In that same review, she noted, there were three papers that compared operative time, with two of the three reporting a longer operative time for the cold technique, and one with a shorter operative time.
Explore this issue:August 2006
Overall, cold probably does take a little bit longer, but that probably has a lot to do with the surgeon’s experience. But when we’re thinking about operative time, are we talking about it in terms of being clinically significant or, realistically, financially significant? she said. If that extra amount of time pushes you into the next fifteen-minute increment for your OR time, that can be incredibly expensive. On the plus side, two wires for a snare cost approximately $1.63, which is, by medical standards, an incredible bargain.
What about postoperative hemorrhage, morbidity, and recurrence?
You do probably have, according to the latest data, an improved postoperative hemorrhage rate; you definitely have decreased postoperative morbidity and there’s less risk of recurrence of the problem, Dr. Messner said. My conclusion is, even though it’s old and not very sexy and doesn’t require a lot of equipment, go with the cold.
When evaluating tonsillectomy technique, there is probably less evidence-based medicine (EBM) reflected in the current literature, and more of a completely different EBM-emotionally biased medicine, that is-according to Charles Myer III, MD, Professor of Otolaryngology and Director of the Hearing Impaired Clinic at Children’s Hospital Medical Center in Cincinnati, Ohio.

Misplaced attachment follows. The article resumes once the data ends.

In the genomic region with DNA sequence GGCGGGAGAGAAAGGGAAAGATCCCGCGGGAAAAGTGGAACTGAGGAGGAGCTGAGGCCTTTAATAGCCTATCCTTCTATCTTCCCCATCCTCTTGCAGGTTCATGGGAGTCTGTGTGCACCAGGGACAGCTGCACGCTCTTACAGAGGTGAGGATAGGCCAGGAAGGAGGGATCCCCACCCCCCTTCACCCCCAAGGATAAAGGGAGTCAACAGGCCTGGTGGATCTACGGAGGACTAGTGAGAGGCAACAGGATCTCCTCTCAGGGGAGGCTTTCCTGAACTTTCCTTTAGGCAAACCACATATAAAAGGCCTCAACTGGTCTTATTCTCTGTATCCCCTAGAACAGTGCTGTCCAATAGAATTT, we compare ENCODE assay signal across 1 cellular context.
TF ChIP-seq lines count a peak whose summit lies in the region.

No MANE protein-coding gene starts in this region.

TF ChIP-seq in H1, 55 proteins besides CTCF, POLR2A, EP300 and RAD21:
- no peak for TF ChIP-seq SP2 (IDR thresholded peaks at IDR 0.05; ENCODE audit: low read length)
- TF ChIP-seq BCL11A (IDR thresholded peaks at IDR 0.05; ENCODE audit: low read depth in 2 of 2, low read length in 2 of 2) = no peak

There’s a preponderance of both evidence and emotion on both sides as relates to cost, hemorrhage, and pain, he said, admitting that his thoughts on the subject are probably no less emotionally biased that what’s in the literature.
Dr. Myer believes that, in light of there being no clear-cut answers to the hot-cold question, surgeons must rely on their own experience to decide which technique is best for their patients.
When you have something that works, and in my case it’s electrocautery, stick with it, he said. Sometimes I think people make a decision to change just for the sake of change. We certainly can’t be staid in our approach to things, as nothing new will be developed if we’re not open to change, but the data must be supportive of those changes that we choose to make.
And, for Dr. Myer, the data just isn’t there to convince him that there is any compelling reason for him to change from a technique that he is comfortable with and has been performing for the past 20 years.